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Jornal da Franca – A study revealed that hugs and affection reduce pain, depression, and anxiety

Jornal da Franca – A study revealed that hugs and affection reduce pain, depression, and anxiety

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A strong hug, a loving cup of coffee, or the caress of a soft blanket—all of these touches can contribute to our well-being.

A study proves the benefits of physical touch for our physical and mental health – Freepik image

In times of increasing interconnectedness but limited physical touch, science offers us a valuable gift: revalidating the power of human touch for our physical and mental well-being.

A large-scale review of 212 studies, published in the journal Nature Human Behavior, proves that touch, in its various forms, can be a powerful ally in the fight against pain, anxiety, and depression.

The research, conducted by scientists at University Hospital Essen (Germany), delves into a world of studies exploring the effects of touch on different populations, from newborns to adults.

One key finding is that touch, especially human touch, is able to regulate levels of cortisol, the stress hormone, and promote feelings of calm and well-being.

While touching objects, such as weighted blankets or social robots, also demonstrates physical health benefits, the study highlights that the positive impact on mental health is much greater when it comes to human touch.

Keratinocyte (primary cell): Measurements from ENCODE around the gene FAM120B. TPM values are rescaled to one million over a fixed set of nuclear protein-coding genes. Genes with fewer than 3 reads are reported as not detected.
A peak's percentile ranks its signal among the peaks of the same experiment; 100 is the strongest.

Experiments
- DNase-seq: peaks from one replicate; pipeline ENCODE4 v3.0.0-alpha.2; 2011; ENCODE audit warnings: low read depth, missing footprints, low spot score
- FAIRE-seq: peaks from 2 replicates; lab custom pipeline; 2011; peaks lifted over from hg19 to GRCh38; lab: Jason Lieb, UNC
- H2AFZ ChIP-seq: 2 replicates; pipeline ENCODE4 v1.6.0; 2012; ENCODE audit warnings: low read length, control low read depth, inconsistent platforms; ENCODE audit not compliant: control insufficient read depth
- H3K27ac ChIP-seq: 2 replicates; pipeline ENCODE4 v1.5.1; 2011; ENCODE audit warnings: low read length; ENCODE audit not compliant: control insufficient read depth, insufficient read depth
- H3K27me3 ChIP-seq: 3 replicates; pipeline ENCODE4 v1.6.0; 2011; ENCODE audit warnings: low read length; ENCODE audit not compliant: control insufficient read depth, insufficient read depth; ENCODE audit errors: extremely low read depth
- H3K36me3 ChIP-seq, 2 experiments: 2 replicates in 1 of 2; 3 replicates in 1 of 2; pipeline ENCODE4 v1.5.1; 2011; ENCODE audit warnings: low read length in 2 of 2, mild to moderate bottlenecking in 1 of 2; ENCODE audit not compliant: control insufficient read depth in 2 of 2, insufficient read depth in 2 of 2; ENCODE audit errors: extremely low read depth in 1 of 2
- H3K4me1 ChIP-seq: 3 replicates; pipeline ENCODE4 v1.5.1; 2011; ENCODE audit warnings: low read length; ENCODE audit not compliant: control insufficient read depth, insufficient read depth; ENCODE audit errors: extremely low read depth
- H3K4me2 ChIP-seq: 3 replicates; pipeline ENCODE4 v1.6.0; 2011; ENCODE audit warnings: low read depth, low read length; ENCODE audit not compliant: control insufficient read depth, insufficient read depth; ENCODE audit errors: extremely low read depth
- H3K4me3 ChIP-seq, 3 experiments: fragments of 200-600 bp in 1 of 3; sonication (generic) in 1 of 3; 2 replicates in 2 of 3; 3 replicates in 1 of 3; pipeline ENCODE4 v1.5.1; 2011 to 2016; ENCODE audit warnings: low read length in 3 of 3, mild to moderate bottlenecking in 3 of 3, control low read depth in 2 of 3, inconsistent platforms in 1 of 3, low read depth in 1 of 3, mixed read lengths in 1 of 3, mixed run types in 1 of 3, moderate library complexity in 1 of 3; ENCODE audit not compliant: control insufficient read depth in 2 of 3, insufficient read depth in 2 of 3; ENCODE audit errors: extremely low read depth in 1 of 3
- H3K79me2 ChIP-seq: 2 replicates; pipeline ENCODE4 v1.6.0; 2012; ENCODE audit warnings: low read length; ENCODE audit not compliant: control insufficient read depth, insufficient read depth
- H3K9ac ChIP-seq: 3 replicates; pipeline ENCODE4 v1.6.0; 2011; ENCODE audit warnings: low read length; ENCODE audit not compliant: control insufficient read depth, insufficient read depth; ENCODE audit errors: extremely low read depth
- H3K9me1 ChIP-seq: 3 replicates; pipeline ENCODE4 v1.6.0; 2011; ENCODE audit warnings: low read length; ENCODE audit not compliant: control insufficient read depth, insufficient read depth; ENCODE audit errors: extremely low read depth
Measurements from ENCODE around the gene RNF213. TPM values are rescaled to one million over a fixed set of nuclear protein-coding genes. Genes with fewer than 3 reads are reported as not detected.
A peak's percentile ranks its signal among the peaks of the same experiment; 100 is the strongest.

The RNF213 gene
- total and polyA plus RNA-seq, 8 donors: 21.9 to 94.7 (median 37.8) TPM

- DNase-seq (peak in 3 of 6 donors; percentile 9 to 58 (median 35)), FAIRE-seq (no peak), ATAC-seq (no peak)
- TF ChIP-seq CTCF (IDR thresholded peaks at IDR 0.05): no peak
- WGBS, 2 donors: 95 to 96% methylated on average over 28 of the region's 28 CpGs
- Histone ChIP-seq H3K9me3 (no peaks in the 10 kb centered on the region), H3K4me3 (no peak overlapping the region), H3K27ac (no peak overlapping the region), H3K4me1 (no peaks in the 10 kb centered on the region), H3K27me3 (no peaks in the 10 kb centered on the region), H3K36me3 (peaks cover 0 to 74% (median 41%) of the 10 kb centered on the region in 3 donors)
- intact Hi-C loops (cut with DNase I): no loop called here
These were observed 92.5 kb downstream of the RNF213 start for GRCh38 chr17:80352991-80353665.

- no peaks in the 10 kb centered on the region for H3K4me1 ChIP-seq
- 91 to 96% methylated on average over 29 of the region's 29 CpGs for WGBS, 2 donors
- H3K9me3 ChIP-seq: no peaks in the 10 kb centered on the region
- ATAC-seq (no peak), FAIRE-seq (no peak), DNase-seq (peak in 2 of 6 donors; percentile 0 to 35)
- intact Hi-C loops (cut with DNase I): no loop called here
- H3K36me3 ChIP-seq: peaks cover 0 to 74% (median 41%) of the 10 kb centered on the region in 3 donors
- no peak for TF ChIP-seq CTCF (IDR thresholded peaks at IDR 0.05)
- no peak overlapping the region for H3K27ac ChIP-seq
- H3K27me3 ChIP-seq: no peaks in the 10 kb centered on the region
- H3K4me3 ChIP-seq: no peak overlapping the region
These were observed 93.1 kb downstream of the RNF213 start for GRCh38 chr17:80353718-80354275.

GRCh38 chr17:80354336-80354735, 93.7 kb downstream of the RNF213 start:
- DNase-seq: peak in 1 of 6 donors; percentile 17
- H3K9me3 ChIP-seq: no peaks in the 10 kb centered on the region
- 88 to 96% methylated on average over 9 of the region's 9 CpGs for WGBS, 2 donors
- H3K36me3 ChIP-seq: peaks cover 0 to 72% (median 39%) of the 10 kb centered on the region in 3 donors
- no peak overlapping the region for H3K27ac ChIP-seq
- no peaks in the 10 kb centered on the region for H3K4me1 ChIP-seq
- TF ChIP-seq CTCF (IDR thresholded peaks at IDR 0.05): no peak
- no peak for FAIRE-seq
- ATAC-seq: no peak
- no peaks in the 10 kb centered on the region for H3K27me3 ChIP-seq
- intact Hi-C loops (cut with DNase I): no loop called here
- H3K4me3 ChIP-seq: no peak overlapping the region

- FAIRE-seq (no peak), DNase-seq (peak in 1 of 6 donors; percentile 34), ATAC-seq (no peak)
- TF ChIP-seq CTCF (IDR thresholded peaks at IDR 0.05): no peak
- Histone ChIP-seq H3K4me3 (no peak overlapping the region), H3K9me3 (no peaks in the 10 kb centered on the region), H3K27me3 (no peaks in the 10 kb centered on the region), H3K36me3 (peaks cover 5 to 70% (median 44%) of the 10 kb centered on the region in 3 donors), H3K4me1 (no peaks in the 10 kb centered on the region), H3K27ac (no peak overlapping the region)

Hugs, cuddles, and even comfort with a favorite blanket can bring comfort to the mind and body, especially during times of fragility and stress.

Contrary to what one might think, the type and duration of touch do not significantly affect the results.

In other words, whether it's a tight hug, a loving cup of coffee, or the caress of a soft blanket, all of these touches can contribute to our well-being.

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An interesting point revealed by the research is that touching the head, especially the forehead and scalp area, appears to have a more positive effect on health than touching other parts of the body.

This discovery opens space for new research into the therapeutic potential of techniques such as head massage and acupuncture.

Scientific literature has already proven the power of hugs on mental health. For example, a study from Ruhr University Bochum shows that hugs reduce the effects of cortisol, while a project from Carnegie Mellon University reveals that hugs can even affect the level of immunity, reducing the chance of getting sick.

In a context where in-person social interactions are becoming increasingly rare, especially after the Covid-19 pandemic, the study reinforces the importance of human touch for our physical and mental well-being.

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